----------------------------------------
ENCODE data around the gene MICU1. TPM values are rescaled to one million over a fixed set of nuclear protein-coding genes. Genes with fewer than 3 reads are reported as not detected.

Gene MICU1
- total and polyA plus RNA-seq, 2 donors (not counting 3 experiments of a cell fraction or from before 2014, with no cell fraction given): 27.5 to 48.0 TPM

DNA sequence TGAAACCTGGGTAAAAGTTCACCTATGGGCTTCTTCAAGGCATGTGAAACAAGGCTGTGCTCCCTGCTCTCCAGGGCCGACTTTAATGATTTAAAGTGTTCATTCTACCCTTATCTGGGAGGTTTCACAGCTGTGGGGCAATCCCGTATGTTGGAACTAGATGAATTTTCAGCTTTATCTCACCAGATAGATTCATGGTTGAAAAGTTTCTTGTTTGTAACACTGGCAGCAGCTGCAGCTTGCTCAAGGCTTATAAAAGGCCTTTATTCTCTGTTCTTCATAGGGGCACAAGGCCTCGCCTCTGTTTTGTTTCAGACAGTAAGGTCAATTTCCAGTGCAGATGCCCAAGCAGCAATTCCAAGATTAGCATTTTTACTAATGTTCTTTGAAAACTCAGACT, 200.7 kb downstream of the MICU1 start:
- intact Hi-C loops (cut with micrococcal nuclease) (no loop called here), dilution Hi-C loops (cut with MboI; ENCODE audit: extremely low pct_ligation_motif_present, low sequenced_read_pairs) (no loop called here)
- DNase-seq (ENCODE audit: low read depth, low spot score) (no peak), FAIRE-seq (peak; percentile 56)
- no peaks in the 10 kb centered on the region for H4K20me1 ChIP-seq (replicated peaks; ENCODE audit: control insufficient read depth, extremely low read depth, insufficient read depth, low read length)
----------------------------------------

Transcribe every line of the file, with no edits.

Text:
ENCODE data around the gene MICU1. TPM values are rescaled to one million over a fixed set of nuclear protein-coding genes. Genes with fewer than 3 reads are reported as not detected.

Gene MICU1
- total and polyA plus RNA-seq, 2 donors (not counting 3 experiments of a cell fraction or from before 2014, with no cell fraction given): 27.5 to 48.0 TPM

DNA sequence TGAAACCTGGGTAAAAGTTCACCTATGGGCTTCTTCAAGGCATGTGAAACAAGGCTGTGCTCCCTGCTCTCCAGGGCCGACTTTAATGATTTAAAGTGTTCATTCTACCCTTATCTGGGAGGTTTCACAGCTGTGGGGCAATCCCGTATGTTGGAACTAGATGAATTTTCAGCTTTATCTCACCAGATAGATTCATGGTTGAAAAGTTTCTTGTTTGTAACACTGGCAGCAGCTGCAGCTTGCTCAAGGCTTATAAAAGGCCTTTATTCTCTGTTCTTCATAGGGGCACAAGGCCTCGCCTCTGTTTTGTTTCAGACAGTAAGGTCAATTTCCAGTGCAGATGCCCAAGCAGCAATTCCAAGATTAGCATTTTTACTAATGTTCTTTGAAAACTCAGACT, 200.7 kb downstream of the MICU1 start:
- intact Hi-C loops (cut with micrococcal nuclease) (no loop called here), dilution Hi-C loops (cut with MboI; ENCODE audit: extremely low pct_ligation_motif_present, low sequenced_read_pairs) (no loop called here)
- DNase-seq (ENCODE audit: low read depth, low spot score) (no peak), FAIRE-seq (peak; percentile 56)
- no peaks in the 10 kb centered on the region for H4K20me1 ChIP-seq (replicated peaks; ENCODE audit: control insufficient read depth, extremely low read depth, insufficient read depth, low read length)